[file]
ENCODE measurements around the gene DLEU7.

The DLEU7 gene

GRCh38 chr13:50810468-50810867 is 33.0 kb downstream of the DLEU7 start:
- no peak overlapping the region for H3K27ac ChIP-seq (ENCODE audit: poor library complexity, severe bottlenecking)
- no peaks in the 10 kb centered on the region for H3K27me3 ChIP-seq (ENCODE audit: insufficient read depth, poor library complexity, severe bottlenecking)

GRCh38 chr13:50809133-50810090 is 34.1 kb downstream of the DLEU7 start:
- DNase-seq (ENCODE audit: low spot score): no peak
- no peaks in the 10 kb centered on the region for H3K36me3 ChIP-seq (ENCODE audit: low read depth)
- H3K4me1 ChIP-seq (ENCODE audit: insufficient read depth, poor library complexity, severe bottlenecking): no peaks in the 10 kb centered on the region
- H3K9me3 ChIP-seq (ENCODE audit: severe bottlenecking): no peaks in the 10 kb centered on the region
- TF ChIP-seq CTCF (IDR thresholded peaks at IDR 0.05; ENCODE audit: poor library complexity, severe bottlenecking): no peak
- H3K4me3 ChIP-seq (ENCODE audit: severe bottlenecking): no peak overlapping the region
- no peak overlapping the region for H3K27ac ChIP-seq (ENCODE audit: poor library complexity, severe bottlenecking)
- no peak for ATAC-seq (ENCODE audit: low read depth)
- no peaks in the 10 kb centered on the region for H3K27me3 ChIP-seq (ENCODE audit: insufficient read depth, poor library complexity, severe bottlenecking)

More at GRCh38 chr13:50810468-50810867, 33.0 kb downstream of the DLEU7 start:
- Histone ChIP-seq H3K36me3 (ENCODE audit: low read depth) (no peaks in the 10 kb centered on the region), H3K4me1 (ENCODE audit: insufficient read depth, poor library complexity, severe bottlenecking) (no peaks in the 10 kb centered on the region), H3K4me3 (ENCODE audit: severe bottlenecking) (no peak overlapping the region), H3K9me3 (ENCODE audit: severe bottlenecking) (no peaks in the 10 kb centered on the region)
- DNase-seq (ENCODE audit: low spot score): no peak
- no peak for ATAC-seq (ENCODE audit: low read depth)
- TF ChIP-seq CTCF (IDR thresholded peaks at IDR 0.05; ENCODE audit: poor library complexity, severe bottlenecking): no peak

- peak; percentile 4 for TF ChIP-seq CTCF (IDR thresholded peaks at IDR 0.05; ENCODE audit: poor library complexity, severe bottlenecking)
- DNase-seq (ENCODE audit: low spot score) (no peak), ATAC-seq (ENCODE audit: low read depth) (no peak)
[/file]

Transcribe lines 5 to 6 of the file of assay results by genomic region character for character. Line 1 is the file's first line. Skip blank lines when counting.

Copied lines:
- no peaks in the 10 kb centered on the region for H3K27me3 ChIP-seq (ENCODE audit: insufficient read depth, poor library complexity, severe bottlenecking)

GRCh38 chr13:50809133-50810090 is 34.1 kb downstream of the DLEU7 start: